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Devils@Cradle – Tasmanian Devil Park

Devils@Cradle – Tasmanian Devil Park

Sunday November 6, 2016

The Devils@Cradle Wildlife Park up at Cradle Mountain is a great place to visit and learn about Tasmania’s unique “carnivorous marsupials” – the well known Tasmanian Devil and the slightly less well known quoll species.

Devils@Cradle - Tasmanian Devil & Quoll Sanctuary

A fantastic pose by one of the endangered Tasmanian Devils at the Devils@Cradle sanctuary

Spotted Tail Quoll, Devils@Cradle

The Spotted-tail Quoll, Devils@Cradle

The Tasmanian Devil needs no introduction and spotting one is usually very high on a visitors list of things to do in Tasmania. Due to the contagious, and currently incurable, Devil Facial Tumor Disease (DFTD) and the fact that the Tasmanian Devil is noctornal makes spotting one in the wild very difficult – and photographing one in the wild next to impossible!

devils@cradle wildlife park tasmania

The Devils enjoying the natural surrounds of his enclosure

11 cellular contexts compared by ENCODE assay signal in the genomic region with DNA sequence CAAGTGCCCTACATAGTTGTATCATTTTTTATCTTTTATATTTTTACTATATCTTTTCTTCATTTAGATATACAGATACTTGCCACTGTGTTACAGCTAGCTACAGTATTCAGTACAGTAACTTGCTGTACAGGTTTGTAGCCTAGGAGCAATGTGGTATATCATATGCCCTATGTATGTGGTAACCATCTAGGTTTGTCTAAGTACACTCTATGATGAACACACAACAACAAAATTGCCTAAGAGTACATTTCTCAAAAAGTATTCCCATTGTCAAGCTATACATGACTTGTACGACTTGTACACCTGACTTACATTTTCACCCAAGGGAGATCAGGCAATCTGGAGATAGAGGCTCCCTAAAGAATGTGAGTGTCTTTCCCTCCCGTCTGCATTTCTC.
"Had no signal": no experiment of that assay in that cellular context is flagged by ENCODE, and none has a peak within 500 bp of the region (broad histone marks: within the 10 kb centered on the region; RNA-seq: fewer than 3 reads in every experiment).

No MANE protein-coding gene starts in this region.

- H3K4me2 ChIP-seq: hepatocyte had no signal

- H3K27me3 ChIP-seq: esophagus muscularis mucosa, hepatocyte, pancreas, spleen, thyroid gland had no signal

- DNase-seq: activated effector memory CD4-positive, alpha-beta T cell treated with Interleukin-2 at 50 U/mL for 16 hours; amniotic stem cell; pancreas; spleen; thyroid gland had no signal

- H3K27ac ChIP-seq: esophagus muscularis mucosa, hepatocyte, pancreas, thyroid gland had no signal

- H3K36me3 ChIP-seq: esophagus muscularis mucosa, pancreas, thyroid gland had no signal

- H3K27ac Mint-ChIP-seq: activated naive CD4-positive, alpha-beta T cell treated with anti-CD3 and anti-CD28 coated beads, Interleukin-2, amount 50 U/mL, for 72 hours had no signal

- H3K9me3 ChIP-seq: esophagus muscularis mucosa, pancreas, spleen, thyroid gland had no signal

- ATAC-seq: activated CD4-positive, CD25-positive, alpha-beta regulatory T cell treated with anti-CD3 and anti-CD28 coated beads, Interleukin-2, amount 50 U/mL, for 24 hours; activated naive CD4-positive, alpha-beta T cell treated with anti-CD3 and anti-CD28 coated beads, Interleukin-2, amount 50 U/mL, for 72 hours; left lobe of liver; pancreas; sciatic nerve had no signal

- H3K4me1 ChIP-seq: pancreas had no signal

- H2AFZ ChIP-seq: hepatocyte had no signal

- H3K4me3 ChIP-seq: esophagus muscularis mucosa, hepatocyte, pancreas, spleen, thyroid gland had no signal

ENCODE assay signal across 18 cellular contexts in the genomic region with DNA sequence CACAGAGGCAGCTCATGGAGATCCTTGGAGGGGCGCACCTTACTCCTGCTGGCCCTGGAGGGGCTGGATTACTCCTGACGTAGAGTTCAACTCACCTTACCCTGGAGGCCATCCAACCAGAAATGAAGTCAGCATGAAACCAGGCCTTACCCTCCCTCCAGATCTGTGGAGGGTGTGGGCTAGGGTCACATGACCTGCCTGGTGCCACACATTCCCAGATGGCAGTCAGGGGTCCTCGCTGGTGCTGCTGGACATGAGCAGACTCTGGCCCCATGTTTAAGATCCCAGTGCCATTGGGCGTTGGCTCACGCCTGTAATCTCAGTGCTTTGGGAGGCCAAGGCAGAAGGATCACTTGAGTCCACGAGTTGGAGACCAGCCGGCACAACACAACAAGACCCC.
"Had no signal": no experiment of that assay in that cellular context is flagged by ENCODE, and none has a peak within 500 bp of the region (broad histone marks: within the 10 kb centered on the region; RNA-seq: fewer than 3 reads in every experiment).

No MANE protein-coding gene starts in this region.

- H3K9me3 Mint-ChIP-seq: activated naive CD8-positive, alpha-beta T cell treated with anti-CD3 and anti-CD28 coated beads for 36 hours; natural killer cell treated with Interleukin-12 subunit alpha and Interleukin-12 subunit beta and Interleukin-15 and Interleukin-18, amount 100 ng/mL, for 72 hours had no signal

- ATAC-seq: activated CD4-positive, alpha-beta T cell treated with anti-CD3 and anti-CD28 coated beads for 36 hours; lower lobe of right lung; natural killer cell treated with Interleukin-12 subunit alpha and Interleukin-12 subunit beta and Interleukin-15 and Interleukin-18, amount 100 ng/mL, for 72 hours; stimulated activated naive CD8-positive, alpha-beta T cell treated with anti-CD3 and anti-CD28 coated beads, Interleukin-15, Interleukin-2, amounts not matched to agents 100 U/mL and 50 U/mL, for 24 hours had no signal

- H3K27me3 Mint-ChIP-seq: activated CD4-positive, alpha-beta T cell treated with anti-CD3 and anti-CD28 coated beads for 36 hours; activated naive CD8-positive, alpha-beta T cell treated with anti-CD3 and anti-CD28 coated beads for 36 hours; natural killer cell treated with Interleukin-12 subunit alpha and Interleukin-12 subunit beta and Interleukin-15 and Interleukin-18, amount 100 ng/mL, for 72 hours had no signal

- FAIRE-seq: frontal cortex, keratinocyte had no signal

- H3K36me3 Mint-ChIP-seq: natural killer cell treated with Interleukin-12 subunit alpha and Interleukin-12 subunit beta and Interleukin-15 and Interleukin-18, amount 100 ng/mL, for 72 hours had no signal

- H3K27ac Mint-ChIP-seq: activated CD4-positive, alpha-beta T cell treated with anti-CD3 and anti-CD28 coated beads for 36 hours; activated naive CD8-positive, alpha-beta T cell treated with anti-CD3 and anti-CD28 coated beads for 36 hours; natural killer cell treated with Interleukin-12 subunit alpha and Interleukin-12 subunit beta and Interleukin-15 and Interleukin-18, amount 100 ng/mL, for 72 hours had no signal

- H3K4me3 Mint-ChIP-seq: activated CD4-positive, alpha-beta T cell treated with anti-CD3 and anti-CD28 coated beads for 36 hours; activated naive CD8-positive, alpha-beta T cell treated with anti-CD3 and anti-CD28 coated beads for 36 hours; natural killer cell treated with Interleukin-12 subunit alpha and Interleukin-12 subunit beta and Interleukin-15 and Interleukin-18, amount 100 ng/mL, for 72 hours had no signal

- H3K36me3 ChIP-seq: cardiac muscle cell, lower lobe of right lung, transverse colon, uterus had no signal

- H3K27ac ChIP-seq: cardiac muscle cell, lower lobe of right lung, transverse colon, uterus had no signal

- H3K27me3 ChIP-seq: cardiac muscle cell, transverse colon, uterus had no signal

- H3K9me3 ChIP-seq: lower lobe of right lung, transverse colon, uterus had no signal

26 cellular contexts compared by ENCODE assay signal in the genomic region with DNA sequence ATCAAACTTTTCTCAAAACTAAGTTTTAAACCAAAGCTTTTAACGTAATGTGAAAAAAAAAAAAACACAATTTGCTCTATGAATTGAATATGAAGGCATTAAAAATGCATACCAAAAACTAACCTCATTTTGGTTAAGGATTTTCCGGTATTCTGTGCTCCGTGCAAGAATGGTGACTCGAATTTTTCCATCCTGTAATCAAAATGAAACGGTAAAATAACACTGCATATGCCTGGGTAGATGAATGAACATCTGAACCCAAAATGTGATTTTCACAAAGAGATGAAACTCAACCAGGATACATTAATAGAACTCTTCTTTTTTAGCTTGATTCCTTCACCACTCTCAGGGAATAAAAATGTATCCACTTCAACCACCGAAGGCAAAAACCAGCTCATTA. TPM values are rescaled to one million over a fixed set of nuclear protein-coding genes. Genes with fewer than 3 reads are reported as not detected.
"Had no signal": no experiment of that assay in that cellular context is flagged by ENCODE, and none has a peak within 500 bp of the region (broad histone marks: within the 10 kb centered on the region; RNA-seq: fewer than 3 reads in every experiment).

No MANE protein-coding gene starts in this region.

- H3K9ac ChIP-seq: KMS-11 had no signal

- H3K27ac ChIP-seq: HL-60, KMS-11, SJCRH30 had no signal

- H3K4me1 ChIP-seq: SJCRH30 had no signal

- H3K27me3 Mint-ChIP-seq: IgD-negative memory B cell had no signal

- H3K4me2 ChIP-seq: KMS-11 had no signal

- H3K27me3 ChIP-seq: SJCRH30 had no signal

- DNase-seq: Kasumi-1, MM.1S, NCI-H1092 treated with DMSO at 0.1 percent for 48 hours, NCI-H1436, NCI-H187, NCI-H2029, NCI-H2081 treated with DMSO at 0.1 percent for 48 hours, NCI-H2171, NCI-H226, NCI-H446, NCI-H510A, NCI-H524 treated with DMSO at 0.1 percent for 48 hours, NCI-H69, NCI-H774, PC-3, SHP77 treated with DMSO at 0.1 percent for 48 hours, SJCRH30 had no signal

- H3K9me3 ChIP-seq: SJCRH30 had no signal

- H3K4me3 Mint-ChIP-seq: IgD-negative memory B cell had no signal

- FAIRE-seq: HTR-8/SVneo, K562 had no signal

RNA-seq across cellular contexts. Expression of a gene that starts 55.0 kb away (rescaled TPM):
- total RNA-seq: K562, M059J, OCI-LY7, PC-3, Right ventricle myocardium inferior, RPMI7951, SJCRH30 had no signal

devils@cradle wildlife park tasmania

Tasmanian Devil, Devils@Cradle Sanctuary

A visit to Devils@Cradle not only allows easy access to see and photograph these wonderful little guys, but your entry fee and money raised at the centre is used in vital conservation research into the disease. For more details on DFTD research including how you can help or donate visit the Save the Tasmanian Devil homepage.

tasmanian devils cradle mountain

A very young Tasmanian Devil finding his feet

tasmanian devils cradle mountain

Two young Devils, Devils@Cradle

Spotted-tail Quolls enjoying the sun!

Spotted-tail Quolls enjoying the sun!

Photographing the Tasmanian Devil

These images were captured with the K1 and the Tamron 70-200mm f2.8. The 70-200mm is a great lens (in all mounts) and well worth it as a close wildlife lens. If you are really keen on wildlife you will find yourself wanting something longer, but 200 mm in a wildlife park is quite suitable.

I shot using a flexible ISO (TAv on the Pentax System). I dialed in a wide aperture (eg f2.8~4) and a fast shutter speed 1/500~1/1000 and let the camera select the ISO based on the available light. This was a very useful shooting mode as the devils ran from dark shady corners to bright open sunny spots. I didn’t have to adjust settings at all, and the results included images with ISO values ranging from the low hundreds to the very high thousands (I set the ceiling at 8000 ISO!).

My 4 day Cradle Mountain photography workshops now include a visit to the Devils@Cradle Sanctuary. The next dates are May 1-4 2017. Contact me to book a place (currently there are only 1 or 2 spots left so be quick!)